"Hey, have you eaten at (X) lately"? "I went last night and the portions are even more then before" "not sure how they can do it, in these tough times, but they are, and the foods as great as ever"!



    Which makes the most sense?



    Skip
  • Reply 6 of 41
    bigmc6000bigmc6000 Posts: 767member
    Quote:
    Originally Posted by iVlad View Post


    I think record companies will realize that this was a mistake, its more phycological than actual price. Did they study any economics at all? Why they think $19.99 is more affordable than $20 item.



    I think Apple should team up with all other service providers and push for c99 prices.



    I think it's just a temporary thing until people adjust to it. We've been used to paying 99 cents so we hesitate to pay 1.29... For now... After a while 1.29 won't seem like it's that expensive because you've been seeing 1.29 for a while now. It's pretty similar to gas actually - once something has been at a certain price for a while, even if it's higher than what it should be, you get used to it.
  • Reply 7 of 41
    melgrossmelgross Posts: 30,517member
    Quote:
    Originally Posted by rain View Post


    www.thepiratebay.org

    www.isohunt.com



    The only way to fight RIAA rape and greed is to bring them to their knees.



    I don't think that honest people would agree with you.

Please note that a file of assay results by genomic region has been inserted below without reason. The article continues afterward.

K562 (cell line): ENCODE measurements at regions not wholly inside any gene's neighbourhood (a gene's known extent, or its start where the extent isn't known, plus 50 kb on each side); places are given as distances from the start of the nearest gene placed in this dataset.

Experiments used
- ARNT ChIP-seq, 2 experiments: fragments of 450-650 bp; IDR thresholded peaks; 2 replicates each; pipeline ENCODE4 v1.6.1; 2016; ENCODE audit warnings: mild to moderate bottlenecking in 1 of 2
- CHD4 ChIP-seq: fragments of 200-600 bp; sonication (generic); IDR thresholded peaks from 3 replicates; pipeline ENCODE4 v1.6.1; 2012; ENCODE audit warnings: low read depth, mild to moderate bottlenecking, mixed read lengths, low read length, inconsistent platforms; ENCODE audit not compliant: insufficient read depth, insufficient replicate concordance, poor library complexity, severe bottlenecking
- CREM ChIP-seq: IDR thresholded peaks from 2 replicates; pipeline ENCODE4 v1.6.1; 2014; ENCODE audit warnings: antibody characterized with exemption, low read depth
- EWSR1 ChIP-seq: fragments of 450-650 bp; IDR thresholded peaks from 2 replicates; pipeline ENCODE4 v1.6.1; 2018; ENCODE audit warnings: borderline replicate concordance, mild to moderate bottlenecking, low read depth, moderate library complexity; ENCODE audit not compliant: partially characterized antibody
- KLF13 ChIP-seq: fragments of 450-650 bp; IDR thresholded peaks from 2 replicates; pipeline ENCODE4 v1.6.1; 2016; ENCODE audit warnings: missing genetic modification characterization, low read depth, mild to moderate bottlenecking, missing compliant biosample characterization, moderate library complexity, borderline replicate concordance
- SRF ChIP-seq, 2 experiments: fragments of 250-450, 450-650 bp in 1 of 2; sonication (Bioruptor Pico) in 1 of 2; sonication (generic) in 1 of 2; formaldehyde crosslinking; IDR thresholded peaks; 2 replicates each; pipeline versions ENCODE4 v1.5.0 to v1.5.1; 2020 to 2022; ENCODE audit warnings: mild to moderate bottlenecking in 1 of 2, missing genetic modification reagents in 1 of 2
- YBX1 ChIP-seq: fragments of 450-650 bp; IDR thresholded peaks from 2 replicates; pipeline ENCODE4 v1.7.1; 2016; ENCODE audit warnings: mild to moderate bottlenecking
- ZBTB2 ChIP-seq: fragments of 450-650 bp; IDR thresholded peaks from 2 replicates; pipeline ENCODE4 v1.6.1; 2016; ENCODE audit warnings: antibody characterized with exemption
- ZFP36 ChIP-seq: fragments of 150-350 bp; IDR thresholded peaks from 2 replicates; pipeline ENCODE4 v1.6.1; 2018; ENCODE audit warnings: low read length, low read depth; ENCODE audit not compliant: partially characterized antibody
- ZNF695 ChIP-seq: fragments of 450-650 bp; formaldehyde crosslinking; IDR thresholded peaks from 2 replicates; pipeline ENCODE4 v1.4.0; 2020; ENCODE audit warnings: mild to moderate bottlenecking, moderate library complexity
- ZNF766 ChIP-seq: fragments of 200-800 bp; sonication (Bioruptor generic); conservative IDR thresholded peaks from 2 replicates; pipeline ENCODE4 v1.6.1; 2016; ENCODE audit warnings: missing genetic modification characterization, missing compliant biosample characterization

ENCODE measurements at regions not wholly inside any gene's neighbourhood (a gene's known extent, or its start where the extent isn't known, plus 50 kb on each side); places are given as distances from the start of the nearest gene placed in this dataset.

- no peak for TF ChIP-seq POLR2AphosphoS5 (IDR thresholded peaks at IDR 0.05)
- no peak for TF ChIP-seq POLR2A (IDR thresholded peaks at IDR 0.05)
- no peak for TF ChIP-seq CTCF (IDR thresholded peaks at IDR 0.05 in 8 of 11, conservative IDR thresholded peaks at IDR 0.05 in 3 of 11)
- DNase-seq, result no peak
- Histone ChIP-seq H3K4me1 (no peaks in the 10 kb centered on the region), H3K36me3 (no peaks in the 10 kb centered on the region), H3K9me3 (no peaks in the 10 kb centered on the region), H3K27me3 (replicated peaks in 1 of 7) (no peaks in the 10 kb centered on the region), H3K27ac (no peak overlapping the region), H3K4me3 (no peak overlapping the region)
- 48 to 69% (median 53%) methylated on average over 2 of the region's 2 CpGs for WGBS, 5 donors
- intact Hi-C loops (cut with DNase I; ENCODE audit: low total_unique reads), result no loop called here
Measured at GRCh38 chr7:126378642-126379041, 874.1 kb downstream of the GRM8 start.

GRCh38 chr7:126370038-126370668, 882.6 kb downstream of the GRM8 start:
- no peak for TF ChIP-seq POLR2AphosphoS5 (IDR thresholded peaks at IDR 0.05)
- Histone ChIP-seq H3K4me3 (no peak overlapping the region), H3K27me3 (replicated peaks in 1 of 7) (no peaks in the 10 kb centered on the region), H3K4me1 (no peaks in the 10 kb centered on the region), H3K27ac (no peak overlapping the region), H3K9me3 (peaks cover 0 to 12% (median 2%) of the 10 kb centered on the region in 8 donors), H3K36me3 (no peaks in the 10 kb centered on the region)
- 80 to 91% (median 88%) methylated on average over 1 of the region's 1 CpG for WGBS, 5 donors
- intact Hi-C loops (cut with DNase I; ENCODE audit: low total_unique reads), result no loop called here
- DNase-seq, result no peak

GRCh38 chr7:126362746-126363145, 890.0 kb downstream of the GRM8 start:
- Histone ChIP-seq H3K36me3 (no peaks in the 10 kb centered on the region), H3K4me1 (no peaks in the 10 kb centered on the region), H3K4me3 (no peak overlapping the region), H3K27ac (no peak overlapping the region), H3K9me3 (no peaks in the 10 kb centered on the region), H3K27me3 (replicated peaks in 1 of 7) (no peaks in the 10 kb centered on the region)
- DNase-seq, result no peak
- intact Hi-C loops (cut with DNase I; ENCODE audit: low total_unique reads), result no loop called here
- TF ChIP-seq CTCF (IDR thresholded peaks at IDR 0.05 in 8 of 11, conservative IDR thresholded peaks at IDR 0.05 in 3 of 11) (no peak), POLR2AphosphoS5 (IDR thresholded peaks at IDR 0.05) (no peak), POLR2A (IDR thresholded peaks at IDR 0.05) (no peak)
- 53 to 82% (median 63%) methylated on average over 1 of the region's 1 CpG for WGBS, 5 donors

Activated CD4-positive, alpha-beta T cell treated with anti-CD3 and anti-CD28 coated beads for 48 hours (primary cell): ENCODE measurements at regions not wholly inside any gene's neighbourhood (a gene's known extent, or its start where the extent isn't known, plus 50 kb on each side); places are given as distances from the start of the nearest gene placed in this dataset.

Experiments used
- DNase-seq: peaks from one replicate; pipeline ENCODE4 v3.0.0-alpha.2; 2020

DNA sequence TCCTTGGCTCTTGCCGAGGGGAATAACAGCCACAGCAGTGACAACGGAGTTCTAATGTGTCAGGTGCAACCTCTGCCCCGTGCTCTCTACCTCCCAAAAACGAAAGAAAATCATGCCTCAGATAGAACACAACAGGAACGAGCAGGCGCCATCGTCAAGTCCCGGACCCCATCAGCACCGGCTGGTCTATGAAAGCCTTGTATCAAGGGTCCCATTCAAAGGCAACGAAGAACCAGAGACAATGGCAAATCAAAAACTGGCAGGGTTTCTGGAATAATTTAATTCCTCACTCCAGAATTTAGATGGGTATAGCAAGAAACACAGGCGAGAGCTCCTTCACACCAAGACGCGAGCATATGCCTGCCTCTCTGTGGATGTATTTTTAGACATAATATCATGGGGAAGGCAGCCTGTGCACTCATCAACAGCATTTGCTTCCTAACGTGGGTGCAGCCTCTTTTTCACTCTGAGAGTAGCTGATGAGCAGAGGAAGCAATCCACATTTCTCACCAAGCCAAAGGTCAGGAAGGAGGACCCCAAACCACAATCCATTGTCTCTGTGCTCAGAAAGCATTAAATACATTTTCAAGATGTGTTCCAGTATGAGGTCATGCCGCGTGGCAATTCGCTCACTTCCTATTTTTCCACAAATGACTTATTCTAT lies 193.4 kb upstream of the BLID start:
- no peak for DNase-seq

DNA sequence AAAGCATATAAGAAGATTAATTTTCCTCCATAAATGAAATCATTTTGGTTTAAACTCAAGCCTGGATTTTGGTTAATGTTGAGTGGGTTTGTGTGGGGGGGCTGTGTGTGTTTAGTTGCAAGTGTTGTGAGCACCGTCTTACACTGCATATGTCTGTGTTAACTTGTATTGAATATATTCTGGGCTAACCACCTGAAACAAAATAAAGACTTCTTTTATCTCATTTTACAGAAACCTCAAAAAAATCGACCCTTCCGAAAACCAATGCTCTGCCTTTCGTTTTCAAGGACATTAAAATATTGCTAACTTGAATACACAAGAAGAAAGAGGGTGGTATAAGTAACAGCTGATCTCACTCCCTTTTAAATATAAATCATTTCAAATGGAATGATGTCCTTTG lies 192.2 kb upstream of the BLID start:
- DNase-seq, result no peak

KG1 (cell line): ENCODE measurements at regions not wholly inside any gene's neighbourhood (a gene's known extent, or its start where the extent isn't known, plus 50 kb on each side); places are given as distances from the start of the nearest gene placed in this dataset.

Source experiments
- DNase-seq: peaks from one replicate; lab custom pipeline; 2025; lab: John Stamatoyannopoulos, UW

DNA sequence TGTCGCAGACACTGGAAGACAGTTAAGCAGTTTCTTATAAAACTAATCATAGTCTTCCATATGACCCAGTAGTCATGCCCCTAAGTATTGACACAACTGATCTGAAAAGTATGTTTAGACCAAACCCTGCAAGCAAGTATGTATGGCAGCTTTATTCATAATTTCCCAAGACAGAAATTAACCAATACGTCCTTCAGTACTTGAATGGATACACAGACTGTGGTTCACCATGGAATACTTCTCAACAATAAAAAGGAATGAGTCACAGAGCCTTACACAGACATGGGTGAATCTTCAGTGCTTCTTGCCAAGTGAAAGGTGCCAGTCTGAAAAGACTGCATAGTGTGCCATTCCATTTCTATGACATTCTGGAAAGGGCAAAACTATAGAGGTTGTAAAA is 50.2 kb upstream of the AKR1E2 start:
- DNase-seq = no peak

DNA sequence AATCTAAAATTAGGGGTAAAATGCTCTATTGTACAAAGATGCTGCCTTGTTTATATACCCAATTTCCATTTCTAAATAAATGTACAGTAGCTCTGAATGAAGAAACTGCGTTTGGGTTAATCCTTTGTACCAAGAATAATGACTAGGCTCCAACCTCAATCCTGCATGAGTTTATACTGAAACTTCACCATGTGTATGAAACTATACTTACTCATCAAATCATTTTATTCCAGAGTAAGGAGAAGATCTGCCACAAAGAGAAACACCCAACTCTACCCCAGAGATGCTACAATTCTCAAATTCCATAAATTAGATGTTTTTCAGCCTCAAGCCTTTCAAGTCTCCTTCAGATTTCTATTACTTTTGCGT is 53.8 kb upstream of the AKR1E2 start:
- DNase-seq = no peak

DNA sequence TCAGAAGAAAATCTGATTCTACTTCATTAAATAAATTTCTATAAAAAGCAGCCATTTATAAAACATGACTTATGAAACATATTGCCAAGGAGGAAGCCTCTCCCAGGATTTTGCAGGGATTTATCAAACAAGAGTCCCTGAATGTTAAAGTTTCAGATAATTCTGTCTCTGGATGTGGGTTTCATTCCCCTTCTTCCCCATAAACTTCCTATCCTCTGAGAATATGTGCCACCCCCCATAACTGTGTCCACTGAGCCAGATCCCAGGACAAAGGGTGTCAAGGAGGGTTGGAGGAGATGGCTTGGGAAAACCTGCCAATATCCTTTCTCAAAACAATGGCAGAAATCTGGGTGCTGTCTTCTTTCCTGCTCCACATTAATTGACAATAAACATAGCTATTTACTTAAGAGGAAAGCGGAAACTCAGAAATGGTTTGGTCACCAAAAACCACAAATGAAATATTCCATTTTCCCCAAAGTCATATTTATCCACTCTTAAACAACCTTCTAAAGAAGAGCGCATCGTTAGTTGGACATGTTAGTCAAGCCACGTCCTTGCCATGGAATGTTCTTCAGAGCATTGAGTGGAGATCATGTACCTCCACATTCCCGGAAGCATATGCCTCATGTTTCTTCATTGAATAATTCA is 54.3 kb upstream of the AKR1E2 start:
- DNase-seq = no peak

Those sites rape as well.



    By getting from them, you are ensuring that the artists get NOTHING.



    But you don't care, do you? Just thinking of yourself.
  • Reply 8 of 41
    johnnykrzjohnnykrz Posts: 152member
    Did anyone ever find any $.69 tracks? Also, has anyone ever found any HD movies for rent from iTunes (without an Apple TV)?
  • Reply 9 of 41
    teckstudteckstud Posts: 6,476member
    Quote:
    Originally Posted by melgross View Post


    I don't think that honest people would agree with you.



    Those sites rape as well.



    By getting from them, you are ensuring that the artists get NOTHING.



    But you don't care, do you? Just thinking of yourself.



    Why, you sound like Frodo Baggins to his Gollum.
  • Reply 10 of 41
    walshbjwalshbj Posts: 864member
    When I paid a buck for a 45rpm - in 1977 dollars (two tracks) - was I getting ripped off?